In a study reported in Nature Communications, Bishoy M. Faltas, MD, of the Department of Medicine, Division of Hematology and Medical Oncology, Weill Cornell Medicine, New York, and colleagues identified common germline-somatic variant interactions in advanced urothelial cancer, with these interactions appearing to play a central role in disease progression.1
As stated by the investigators: “The prevalence and the biological consequences of deleterious germline variants in urothelial cancer are not fully characterized…. We reasoned that variants that truncate tumor suppressor proteins would increase predisposition to cancer and potentially play an important role in tumor progression in the context of the classical two-hit model.”
“Patients with urothelial cancer harbor a high prevalence of putative deleterious germline variants that truncate tumor suppressor proteins.”— Bishoy M. Faltas, MD
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The study involved whole-exome sequencing of germline DNA and 157 primary and metastatic tumors from 80 patients with urothelial cancer at Weill Cornell Medicine. A computational framework was developed for identifying putative deleterious germline variants from whole-exome sequencing data.
Overall, 66 patients (82.5%) had metastatic disease during the study period, 61 (76%) had a history of smoking, 39 (49%) had a history of a second non–urothelial cancer primary, 40 (50%) had a family history of cancer in at least one first-degree relative. Most patients had European ancestry.
A total of 61 germline putative deleterious germline variants were identified in 45 patients (56%). The most frequent genes harboring recurrent putative deleterious germline variants were ITGA7, POLQ, KLK6, EPHB6, and CNDP2, occurring in 11 of the 45 patients (24%). Pathway analysis showed an enrichment of putative deleterious germline variants involving genes in the DNA repair pathway, including POLQ, POLK, FANCA, XPA, ASCC1, and BRCA2.
Of 28 putative deleterious germline variants with available structural information for the encoded protein, 27 (96%) clustered with previously reported somatic variants (P < .001). The clusters harbored a median of five variants and frequently involved domains that were important for protein function.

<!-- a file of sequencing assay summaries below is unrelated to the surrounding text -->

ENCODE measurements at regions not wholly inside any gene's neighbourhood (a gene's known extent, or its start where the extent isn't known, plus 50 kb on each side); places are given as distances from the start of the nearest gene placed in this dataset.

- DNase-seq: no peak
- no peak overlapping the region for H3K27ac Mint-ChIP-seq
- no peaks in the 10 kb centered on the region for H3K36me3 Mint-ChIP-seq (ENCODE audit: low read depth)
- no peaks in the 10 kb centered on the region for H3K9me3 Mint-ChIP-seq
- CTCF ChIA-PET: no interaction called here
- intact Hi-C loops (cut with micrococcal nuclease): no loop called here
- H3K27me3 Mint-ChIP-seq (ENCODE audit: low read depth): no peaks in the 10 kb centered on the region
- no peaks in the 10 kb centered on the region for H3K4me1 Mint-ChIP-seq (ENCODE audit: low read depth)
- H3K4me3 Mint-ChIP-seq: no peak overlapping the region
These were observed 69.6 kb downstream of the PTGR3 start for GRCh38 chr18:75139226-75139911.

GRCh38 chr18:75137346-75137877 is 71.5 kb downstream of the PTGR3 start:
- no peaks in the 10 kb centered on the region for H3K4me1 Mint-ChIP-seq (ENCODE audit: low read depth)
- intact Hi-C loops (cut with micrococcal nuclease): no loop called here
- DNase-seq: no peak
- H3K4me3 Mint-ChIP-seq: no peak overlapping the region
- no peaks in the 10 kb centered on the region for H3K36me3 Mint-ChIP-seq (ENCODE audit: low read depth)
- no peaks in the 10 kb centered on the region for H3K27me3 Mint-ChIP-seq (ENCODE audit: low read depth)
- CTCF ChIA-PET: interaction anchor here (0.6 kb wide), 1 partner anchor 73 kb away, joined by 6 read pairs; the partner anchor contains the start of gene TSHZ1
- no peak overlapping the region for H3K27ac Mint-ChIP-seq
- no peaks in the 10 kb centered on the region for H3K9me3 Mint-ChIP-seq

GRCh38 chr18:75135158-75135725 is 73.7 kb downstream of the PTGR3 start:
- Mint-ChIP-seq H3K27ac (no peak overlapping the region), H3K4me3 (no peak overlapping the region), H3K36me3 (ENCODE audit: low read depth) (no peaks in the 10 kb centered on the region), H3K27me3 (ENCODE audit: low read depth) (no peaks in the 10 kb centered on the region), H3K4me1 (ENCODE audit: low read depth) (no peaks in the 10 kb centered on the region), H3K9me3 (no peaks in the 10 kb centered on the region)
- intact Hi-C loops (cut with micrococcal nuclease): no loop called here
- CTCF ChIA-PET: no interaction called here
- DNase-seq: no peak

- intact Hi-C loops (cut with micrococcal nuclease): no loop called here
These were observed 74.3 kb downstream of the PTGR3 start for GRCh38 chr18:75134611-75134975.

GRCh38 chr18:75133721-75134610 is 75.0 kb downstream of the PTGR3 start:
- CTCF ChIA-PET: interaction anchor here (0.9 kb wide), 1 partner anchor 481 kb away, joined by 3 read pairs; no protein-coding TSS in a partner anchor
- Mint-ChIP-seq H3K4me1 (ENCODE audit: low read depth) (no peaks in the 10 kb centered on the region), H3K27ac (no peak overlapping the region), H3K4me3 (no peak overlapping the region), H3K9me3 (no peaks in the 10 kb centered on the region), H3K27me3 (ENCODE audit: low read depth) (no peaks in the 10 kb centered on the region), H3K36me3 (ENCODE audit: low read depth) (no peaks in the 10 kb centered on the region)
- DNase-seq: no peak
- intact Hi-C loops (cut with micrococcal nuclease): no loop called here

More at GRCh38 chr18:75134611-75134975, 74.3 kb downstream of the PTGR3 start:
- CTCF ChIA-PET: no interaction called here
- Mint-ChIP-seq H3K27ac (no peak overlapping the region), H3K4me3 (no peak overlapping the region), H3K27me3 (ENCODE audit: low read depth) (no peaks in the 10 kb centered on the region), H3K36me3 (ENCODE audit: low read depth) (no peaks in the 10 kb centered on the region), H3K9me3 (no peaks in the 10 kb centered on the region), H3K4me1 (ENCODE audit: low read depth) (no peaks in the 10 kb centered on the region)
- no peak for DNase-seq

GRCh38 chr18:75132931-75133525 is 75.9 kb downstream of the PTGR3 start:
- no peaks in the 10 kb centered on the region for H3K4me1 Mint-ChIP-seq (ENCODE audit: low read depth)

The potential functional role of putative deleterious germline variants in urothelial cancer progression was assessed by determining whether these loss-of-function putative deleterious germline variants in tumor-suppressor genes undergo positive selection in urothelial cancer, as manifest by somatic loss of heterozygosity. It was found that 53% of putative deleterious germline variants showed evidence of loss of heterozygosity.
Assessment of longitudinal putative deleterious germline variants loss of heterozygosity changes in 29 primary and metastatic urothelial cancer pairs showed that 23 paired comparisons (79%) exhibited significant variant allele frequency increases in the metastatic tumors (P = .004), suggestive of deepening loss of heterozygosity. These findings suggest that evolutionary pressure on putative deleterious germline variants may be associated with progressive loss of heterozygosity in metastatic urothelial cancer and that putative deleterious germline variants have a central role in tumor progression consistent with the Knudson two-hit model.
Analysis of germline-somatic interactions in the same gene or other genes in the same biologic pathway showed somatic copy number losses in 8 of 45 patients (18%) involving KLK6, HTRA3, DLG1, PTPN13, CCDC136, PINX1, RNASEL, and TRIM32. Additional analysis showed that 14 patients had at least one pathway-level germline-somatic interaction (P < .05), including interactions in DNA repair, TP53 regulation, Hippo signaling, T-cell receptor signaling, and WNT signaling pathways.
In analyses to determine whether the observed somatic heterogeneity was associated with divergent germline-somatic interactions in tumors within the same patient, it was found that 60% of the tumor samples in the matched primary-advanced tumor pairs had unique pathways not shared by other tumor samples within the same patient. As stated by the investigators: “These data collectively suggest that germline-somatic interactions should be taken into consideration to fully understand the functional consequences of somatic alterations in cancer genomes.”
The investigators concluded: “Here, we show that patients with urothelial cancer harbor a high prevalence of putative deleterious germline variants that truncate tumor suppressor proteins. Deepening somatic loss of heterozygosity in serial tumor samples is observed, suggesting a critical role for these putative deleterious germline variants in tumor progression…. Our results characterize the spectrum of germline variants in urothelial cancer and highlight their roles in shaping the natural history of the disease. These findings could have broad clinical implications for patients with cancer.”
DISCLOSURE: The investigators were supported by the Conquer Cancer Foundation, John and Elizabeth Leonard Family Foundation, Department of Defense, and others. Dr. Faltas has served as a consultant or advisor to Immunomedics, QED Therapeutics, and Merck & Co and has received research funding from Eli Lilly. For full disclosures of the other study authors, visit nature.com.
1. Vosoughi A, Zhang T, Shohdy KS, et al: Common germline-somatic variant interactions in advanced urothelial cancer. Nat Commun 11:6195, 2020.